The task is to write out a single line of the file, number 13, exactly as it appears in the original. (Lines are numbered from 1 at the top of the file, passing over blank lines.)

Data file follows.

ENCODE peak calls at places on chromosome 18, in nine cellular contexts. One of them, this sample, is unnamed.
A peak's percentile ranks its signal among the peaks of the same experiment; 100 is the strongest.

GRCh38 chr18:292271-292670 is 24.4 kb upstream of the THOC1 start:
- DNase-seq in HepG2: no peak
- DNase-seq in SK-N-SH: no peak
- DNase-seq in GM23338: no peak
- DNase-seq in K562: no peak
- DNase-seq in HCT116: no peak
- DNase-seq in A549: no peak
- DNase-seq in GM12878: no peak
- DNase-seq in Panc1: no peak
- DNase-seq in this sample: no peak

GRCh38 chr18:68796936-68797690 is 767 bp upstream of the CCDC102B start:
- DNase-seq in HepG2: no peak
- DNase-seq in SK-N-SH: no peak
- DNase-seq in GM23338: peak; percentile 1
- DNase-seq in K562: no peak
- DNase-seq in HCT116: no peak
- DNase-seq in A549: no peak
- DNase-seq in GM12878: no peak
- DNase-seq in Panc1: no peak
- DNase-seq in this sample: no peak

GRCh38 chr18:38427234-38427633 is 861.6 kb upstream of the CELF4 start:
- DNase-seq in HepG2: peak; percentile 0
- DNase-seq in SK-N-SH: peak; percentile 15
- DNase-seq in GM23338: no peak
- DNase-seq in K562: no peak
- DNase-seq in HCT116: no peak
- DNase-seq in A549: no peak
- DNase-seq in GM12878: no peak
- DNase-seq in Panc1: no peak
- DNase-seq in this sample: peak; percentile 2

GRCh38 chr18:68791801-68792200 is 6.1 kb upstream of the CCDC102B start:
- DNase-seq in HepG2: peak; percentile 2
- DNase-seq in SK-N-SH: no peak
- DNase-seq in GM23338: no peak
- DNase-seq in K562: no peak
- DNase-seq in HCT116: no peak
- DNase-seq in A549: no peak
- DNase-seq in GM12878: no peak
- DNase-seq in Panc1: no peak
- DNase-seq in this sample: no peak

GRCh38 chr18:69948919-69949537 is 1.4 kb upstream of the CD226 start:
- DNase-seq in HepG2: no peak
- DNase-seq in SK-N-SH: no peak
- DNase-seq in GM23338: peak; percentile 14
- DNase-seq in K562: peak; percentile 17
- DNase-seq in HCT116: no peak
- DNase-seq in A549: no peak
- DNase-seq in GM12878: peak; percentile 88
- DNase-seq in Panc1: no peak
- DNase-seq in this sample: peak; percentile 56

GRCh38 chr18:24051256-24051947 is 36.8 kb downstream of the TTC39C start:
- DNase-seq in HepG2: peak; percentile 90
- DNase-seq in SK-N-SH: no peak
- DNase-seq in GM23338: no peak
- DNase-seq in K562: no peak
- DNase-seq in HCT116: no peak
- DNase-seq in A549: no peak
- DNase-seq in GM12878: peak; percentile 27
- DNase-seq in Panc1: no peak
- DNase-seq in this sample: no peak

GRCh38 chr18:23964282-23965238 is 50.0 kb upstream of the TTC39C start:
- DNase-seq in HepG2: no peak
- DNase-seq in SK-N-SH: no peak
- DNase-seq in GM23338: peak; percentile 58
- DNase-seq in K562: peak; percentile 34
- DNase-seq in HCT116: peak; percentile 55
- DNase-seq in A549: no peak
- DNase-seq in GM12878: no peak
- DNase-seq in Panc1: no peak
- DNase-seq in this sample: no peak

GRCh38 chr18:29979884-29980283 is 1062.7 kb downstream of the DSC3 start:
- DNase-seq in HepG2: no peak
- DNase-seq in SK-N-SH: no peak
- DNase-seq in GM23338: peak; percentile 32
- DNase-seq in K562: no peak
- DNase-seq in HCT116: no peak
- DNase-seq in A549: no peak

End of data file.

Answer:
GRCh38 chr18:68796936-68797690 is 767 bp upstream of the CCDC102B start: